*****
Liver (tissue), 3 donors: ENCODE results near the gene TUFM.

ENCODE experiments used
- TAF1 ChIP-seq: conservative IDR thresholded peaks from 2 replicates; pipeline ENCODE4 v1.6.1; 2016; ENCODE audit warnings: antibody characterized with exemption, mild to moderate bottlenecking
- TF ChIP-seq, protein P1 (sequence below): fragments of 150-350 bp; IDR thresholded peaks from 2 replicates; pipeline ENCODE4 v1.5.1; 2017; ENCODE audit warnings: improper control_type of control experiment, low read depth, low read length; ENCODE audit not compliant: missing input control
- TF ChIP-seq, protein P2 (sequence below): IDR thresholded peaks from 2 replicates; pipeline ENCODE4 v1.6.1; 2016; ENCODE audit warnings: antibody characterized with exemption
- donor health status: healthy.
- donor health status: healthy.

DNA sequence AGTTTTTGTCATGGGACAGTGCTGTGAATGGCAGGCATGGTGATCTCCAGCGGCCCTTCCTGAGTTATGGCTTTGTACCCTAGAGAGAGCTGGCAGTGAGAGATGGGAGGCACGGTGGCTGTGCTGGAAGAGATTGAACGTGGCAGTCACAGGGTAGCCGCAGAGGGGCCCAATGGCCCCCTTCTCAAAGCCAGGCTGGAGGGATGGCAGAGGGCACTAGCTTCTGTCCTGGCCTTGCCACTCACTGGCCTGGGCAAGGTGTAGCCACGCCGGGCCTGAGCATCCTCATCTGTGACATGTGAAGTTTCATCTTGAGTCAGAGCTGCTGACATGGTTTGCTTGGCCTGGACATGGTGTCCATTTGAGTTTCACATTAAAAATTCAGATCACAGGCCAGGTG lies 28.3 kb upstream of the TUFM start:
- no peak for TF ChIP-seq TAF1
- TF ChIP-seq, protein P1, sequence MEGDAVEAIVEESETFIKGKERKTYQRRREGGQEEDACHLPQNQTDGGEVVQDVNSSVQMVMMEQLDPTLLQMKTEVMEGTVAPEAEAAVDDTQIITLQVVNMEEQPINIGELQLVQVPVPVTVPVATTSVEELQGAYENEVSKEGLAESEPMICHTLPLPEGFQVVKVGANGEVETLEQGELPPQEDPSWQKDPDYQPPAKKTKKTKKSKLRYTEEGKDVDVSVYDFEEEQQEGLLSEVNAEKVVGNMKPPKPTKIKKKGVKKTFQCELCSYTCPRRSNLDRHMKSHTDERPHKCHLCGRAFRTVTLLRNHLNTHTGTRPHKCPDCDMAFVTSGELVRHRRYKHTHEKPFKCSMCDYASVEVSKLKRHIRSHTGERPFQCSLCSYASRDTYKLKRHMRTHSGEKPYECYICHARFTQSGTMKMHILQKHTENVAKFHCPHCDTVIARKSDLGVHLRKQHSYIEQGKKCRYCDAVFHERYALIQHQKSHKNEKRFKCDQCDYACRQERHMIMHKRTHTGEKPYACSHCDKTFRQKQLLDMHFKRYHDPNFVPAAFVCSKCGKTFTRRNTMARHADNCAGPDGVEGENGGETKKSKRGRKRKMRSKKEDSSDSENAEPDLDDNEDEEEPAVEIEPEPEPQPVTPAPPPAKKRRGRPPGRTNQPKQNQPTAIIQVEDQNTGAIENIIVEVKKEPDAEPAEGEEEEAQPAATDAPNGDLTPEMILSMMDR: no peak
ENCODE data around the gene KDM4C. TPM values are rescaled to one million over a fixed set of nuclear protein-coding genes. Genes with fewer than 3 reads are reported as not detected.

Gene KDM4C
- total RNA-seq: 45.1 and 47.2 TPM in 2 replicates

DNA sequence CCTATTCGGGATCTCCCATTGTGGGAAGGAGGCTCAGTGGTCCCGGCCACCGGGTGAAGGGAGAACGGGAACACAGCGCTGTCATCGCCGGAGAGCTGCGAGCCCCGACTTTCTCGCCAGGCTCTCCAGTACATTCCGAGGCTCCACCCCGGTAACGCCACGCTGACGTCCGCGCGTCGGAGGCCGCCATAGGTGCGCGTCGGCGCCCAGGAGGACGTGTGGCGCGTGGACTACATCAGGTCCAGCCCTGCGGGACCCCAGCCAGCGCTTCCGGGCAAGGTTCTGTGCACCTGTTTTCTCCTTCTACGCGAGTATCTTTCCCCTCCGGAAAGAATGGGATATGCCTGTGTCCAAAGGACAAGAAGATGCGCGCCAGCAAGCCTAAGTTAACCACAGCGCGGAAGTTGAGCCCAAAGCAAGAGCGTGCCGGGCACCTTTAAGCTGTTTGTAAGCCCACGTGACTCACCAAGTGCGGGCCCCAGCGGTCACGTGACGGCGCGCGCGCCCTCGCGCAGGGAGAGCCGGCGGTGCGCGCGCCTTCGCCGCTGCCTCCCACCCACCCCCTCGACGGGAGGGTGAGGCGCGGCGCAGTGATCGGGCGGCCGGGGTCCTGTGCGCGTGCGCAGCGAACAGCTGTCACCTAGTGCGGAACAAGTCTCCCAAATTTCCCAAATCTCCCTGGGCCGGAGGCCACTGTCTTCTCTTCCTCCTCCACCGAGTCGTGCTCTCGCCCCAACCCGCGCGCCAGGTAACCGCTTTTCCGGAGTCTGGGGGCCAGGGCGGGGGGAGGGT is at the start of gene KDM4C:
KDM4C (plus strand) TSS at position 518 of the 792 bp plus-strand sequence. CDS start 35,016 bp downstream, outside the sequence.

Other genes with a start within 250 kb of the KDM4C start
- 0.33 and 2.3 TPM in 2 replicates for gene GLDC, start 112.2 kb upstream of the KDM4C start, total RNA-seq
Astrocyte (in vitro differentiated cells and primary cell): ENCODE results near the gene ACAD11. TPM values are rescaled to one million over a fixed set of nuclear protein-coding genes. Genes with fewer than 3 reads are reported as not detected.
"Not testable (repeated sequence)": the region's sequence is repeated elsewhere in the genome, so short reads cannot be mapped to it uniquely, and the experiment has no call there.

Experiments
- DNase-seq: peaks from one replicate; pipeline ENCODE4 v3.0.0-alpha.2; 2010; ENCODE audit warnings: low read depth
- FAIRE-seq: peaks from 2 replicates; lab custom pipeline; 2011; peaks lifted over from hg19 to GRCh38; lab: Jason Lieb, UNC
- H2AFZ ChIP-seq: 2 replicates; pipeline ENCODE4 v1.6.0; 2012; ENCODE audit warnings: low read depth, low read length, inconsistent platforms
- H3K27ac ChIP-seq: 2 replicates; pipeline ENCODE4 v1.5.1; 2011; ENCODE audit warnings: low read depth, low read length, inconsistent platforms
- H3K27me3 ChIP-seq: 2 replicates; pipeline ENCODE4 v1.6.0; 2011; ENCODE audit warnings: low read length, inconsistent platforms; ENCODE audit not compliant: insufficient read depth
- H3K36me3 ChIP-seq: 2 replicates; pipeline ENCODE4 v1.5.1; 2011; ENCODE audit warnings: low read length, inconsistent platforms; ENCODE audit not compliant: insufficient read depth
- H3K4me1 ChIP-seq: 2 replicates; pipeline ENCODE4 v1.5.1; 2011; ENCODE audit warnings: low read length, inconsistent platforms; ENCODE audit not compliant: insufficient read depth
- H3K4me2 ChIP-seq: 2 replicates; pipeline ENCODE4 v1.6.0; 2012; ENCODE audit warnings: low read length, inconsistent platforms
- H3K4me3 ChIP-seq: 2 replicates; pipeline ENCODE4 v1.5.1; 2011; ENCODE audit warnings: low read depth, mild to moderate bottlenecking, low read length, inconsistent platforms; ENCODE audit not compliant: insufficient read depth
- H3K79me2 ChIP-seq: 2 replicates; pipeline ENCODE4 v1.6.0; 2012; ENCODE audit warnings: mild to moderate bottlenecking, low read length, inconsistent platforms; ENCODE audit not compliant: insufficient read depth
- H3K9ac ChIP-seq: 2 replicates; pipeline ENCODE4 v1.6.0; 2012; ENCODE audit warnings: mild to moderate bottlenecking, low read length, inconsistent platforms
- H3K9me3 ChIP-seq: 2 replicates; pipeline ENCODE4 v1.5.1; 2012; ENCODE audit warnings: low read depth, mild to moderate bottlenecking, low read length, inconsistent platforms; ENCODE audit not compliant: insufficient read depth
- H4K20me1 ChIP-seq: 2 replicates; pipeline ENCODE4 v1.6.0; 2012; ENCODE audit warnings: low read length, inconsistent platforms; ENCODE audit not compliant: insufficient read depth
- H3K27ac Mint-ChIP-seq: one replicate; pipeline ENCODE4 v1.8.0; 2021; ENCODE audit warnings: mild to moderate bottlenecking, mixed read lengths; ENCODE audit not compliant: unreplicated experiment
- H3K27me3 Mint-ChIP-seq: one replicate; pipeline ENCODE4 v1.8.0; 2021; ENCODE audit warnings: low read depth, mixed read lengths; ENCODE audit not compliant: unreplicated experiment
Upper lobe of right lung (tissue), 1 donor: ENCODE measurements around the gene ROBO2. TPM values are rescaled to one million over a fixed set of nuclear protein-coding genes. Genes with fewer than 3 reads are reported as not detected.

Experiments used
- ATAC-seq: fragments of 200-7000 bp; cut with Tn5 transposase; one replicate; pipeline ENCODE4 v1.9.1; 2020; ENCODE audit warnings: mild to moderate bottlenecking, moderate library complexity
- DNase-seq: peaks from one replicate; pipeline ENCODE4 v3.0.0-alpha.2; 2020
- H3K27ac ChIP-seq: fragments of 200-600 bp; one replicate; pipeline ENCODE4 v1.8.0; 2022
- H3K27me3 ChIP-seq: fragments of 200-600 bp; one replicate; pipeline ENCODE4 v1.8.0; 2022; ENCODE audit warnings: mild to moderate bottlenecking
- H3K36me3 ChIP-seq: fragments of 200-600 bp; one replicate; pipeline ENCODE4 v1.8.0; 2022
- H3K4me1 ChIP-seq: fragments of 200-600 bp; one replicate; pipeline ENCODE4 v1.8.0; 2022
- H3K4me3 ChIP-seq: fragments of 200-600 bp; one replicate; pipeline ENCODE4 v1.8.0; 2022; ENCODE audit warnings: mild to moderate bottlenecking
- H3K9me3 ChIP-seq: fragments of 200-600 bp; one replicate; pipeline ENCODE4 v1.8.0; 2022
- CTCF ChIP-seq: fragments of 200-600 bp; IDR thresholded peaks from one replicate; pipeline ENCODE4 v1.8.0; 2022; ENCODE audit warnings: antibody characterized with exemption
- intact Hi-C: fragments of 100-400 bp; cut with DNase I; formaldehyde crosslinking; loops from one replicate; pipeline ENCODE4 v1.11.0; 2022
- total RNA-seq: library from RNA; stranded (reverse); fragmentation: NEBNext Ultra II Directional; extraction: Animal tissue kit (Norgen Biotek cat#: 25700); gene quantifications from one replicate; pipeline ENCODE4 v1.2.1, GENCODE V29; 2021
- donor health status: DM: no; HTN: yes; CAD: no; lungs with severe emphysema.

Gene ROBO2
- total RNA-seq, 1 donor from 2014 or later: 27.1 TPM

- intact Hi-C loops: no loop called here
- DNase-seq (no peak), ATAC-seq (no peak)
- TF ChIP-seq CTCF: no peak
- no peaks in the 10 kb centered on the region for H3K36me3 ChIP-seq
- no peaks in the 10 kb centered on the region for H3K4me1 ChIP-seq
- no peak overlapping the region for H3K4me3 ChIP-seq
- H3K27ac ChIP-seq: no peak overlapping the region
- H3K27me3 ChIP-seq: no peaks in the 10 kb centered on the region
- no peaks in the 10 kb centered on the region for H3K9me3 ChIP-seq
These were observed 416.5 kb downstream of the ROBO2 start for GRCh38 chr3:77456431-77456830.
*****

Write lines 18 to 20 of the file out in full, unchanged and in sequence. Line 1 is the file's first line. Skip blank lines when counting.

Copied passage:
Astrocyte (in vitro differentiated cells and primary cell): ENCODE results near the gene ACAD11. TPM values are rescaled to one million over a fixed set of nuclear protein-coding genes. Genes with fewer than 3 reads are reported as not detected.
"Not testable (repeated sequence)": the region's sequence is repeated elsewhere in the genome, so short reads cannot be mapped to it uniquely, and the experiment has no call there.

Experiments